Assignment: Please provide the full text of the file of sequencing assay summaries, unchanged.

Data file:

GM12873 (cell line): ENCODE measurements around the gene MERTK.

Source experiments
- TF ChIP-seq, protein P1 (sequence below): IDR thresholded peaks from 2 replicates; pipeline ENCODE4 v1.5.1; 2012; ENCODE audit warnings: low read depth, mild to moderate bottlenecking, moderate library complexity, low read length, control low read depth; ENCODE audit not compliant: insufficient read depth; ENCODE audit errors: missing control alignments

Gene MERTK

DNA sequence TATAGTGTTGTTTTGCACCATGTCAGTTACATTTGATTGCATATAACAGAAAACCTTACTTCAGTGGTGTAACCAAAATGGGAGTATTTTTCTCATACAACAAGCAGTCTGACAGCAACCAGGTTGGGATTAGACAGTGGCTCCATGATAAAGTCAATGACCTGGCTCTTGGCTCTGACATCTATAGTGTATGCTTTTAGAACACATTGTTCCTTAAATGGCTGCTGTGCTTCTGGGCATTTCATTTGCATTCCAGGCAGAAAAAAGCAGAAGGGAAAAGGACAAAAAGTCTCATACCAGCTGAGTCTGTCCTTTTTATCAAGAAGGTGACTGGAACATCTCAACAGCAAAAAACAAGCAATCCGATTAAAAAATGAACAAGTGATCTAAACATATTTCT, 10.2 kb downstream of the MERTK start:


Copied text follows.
GM12873 (cell line): ENCODE measurements around the gene MERTK.

Source experiments
- TF ChIP-seq, protein P1 (sequence below): IDR thresholded peaks from 2 replicates; pipeline ENCODE4 v1.5.1; 2012; ENCODE audit warnings: low read depth, mild to moderate bottlenecking, moderate library complexity, low read length, control low read depth; ENCODE audit not compliant: insufficient read depth; ENCODE audit errors: missing control alignments

Gene MERTK

DNA sequence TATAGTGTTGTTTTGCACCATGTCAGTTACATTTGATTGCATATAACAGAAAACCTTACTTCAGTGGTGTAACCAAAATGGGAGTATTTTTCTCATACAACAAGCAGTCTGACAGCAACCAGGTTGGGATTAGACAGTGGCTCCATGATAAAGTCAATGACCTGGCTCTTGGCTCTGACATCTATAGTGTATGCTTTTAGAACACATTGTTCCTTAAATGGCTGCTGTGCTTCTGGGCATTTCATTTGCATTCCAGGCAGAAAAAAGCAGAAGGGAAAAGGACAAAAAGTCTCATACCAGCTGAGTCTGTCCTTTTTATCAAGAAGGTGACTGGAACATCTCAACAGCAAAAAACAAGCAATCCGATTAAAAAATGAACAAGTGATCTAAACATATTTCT, 10.2 kb downstream of the MERTK start: